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Arriving... / 28 September 2014


First class out, disgraceful class back.

I did get apologies: one from cabin crew who had forgotten my requests, one from the Greeter for not keeping an eye on my welfare (on my journey back from Tokyo). But I was in too much pain to value them.
My wheelchair arrived at the cabin door, together with an assistant to manage my crutches and the bags of wheelchair paraphernalia.

I was then escorted to a waiting area very full of resigned Indian women in flowing saris waiting for airport wheelchairs. And left there.

I waited patiently for a while, but nothing was happening. I was actually feeling too unwell to hang about and managed to find a supervisor to ask why I'd been abandoned. She could think of no good reason. She put my crutches and bag under the next Heathrow chair that came in and instructed the pusher to let me wheel alongside her when she escorted the next Indianne through passport control.

Passport control was simply out of control. The queues were horrendous. And my smiling, escorting assistant moaning all the time about having to transport 2 people with different flight numbers.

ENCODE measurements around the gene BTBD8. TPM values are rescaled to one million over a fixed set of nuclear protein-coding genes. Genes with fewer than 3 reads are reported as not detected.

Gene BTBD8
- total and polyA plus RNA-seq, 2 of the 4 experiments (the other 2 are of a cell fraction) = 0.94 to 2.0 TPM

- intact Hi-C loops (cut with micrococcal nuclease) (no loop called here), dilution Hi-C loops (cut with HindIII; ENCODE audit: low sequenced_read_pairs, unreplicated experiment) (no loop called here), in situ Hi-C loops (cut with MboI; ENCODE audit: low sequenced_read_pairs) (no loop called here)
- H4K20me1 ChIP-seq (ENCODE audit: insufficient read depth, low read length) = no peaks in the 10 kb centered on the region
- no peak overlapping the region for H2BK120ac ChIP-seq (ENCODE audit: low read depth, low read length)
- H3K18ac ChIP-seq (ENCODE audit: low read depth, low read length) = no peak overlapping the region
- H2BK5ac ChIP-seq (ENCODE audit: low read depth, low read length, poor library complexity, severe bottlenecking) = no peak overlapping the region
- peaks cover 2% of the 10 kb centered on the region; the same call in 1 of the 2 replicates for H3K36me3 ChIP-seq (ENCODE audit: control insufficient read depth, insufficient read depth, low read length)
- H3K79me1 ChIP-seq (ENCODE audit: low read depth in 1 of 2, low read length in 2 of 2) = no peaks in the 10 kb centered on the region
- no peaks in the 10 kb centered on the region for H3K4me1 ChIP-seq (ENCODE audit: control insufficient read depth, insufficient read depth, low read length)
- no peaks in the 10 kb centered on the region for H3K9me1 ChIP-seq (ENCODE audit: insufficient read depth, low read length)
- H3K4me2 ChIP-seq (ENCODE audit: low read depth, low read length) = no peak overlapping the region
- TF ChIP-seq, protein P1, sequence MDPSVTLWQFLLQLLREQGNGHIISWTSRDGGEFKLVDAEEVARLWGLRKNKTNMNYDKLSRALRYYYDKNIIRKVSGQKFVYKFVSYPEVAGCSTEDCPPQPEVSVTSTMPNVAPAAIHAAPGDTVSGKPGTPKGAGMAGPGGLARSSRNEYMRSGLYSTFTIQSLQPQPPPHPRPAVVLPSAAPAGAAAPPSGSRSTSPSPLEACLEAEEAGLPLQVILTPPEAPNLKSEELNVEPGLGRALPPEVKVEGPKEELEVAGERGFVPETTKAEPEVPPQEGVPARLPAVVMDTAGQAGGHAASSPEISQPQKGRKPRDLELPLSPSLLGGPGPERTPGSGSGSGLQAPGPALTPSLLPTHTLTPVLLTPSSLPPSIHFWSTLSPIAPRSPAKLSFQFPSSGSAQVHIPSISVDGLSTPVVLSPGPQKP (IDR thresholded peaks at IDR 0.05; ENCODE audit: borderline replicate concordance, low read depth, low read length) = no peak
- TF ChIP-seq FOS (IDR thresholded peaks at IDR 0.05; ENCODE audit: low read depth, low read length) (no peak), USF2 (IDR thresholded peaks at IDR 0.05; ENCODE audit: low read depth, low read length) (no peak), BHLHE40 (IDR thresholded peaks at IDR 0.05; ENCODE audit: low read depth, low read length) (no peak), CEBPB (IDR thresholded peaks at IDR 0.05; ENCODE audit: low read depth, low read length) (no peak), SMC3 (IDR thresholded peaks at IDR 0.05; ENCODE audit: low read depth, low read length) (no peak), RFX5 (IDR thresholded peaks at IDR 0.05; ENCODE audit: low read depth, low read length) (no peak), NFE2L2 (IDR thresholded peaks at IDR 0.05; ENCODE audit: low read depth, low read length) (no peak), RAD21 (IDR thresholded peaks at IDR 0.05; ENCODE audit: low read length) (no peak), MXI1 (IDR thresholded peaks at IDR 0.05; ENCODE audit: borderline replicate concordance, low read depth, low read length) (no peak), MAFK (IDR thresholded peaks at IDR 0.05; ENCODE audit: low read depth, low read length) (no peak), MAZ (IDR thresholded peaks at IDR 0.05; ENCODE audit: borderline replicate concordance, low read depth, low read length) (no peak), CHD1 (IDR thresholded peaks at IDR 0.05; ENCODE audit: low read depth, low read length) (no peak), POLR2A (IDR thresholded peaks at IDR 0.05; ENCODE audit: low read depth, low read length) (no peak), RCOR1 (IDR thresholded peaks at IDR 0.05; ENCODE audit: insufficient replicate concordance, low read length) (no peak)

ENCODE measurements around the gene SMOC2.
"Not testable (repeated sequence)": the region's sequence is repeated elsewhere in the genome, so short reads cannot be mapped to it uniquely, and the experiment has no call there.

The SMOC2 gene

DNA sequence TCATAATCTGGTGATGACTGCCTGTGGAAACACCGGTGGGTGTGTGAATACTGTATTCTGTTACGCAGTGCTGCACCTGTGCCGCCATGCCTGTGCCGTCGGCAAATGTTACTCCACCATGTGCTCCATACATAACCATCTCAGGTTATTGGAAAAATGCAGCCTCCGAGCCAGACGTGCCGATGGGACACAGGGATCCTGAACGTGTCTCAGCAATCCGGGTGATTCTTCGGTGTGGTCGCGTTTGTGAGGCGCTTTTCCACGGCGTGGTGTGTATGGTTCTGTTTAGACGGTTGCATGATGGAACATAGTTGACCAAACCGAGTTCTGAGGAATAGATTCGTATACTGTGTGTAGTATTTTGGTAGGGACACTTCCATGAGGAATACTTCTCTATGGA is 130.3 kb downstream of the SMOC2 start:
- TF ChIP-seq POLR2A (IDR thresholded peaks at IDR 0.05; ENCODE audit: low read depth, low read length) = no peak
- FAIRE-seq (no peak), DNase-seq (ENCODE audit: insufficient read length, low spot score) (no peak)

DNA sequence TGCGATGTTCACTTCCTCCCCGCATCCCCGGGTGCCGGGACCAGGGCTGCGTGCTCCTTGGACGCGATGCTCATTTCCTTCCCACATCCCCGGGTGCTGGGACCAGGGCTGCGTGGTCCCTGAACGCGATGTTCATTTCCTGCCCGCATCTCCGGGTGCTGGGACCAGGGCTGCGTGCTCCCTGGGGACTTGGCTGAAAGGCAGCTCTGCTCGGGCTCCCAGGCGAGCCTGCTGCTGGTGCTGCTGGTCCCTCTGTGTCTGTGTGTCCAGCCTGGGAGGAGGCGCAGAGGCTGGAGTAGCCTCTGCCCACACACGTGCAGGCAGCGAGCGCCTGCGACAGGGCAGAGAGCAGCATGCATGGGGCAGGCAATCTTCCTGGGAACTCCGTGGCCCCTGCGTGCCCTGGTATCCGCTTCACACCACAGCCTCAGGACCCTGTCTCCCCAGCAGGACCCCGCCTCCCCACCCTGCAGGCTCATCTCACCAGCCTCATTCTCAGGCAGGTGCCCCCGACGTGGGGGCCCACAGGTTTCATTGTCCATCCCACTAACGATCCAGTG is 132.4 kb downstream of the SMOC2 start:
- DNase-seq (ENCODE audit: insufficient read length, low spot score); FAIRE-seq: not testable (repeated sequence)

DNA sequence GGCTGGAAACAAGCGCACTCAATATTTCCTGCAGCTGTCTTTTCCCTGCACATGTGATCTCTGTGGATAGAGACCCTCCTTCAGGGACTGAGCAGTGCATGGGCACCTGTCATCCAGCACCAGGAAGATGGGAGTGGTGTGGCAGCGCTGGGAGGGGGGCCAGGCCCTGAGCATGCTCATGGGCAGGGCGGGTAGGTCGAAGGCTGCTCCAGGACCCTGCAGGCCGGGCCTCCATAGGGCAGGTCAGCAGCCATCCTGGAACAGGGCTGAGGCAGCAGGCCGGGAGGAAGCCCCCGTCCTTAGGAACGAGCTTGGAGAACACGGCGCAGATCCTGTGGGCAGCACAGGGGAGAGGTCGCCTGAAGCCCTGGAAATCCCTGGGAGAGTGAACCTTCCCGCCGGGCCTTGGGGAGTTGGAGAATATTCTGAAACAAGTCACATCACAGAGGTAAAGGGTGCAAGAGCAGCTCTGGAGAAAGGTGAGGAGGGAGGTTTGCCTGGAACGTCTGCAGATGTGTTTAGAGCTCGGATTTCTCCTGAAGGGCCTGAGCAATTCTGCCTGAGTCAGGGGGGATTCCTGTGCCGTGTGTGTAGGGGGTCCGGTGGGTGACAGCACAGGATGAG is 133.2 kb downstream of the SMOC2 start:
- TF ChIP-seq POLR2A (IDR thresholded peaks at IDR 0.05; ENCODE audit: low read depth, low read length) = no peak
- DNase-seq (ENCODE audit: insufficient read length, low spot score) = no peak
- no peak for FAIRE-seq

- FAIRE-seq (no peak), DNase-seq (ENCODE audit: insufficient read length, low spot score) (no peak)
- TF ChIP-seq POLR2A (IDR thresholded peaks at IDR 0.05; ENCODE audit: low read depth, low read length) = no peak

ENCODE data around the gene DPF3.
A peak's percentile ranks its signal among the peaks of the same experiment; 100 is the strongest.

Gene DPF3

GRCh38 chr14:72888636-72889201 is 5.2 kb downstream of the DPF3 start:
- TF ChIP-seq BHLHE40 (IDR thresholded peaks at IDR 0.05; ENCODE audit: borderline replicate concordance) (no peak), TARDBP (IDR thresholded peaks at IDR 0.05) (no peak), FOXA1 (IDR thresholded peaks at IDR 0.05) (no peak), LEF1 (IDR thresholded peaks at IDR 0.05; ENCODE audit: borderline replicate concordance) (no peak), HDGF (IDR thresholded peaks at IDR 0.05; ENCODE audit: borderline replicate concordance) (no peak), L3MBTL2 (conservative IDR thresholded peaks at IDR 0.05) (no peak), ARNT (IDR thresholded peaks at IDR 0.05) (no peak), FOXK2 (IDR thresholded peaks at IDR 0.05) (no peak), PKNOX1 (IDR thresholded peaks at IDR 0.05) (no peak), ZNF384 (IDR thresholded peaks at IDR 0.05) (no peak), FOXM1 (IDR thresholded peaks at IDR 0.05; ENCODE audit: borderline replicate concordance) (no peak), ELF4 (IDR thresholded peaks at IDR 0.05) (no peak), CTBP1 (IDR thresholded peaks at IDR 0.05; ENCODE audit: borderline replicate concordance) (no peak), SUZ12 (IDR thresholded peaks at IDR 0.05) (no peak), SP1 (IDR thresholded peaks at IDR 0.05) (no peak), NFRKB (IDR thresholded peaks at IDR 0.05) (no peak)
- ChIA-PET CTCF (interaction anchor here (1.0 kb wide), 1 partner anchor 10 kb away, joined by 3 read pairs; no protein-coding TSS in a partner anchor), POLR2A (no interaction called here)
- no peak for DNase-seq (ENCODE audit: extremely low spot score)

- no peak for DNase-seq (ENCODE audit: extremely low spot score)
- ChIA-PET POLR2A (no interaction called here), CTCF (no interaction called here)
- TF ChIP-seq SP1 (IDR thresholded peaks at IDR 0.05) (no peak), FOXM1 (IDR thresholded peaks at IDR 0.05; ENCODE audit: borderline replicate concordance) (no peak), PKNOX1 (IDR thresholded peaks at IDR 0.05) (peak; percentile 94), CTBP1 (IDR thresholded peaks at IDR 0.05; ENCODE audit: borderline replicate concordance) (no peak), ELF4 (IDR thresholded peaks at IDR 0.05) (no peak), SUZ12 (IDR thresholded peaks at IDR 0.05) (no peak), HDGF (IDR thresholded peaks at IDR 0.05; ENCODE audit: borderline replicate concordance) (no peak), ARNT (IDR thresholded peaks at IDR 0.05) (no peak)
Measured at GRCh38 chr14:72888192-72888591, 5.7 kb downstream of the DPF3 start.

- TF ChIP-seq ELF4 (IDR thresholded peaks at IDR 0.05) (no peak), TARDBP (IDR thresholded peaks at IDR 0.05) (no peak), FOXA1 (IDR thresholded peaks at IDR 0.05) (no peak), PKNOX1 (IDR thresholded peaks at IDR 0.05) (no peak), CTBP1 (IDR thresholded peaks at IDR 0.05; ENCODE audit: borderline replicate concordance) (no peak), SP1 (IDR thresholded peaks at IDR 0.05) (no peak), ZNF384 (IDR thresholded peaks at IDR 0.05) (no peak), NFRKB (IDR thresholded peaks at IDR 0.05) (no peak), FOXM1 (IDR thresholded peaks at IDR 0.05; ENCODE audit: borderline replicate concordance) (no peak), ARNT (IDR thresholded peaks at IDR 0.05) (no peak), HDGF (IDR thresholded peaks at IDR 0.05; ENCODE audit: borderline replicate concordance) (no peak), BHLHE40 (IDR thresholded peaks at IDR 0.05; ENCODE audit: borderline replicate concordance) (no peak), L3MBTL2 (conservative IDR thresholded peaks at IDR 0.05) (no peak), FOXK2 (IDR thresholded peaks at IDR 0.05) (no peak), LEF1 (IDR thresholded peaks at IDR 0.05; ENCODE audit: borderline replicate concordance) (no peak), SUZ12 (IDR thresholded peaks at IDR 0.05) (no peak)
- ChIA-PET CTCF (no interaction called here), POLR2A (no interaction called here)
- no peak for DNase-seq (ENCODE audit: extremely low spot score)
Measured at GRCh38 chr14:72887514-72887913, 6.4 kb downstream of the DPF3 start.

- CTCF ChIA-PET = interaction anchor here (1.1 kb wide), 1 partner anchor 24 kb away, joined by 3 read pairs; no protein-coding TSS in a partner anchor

I then got handed over to a porter who would transport my suitcase (when we found it) through customs. The carousel had been needed for the next flight so 901 bags were in heaps around the place.

The porter and I were then reunited with the Indianne so that he could also take her bags through customs.
Customs officials were preoccupied standing over scattered suitcase contents strewn over the floor.

Level one of the car park was closed and the queue for the lifts was unsafe for wheelchair users due to the frantic jostle of backpacks and trollies by unthinking people.
And carpark pickup was temporarily closed (originally due to too many cars unable to move, but things had improved a little). I was left shivering in the cold while my taxi driver argued to be allowed to pick me up.

I had arrived at Heathrow a good half an hour early, but left several hours late.


England has that familiar dusty green
and greyness that not so much welcomes the
wanderer but seeks cat-like, to ignore the
flagrant act of desertion. Busy; lacking
the organisation, and indeed the charm,
of the officious, or, of the more laid-back
nations, she also lacks the energy of
youth. I feel as if I've accidentally
rolled into a retirement shelter where the
staff have been absent for weeks. And the gentle
old folks fluster, disempowered by the thought
that they have truly, already done enough.
The green edges slowly into an autumn
shaded brown with discarded leaves that pile
in gutters to be wept over by cold rain;
skeletons bending empty-handed into
the lost farewell of a sad-mannered grey sky.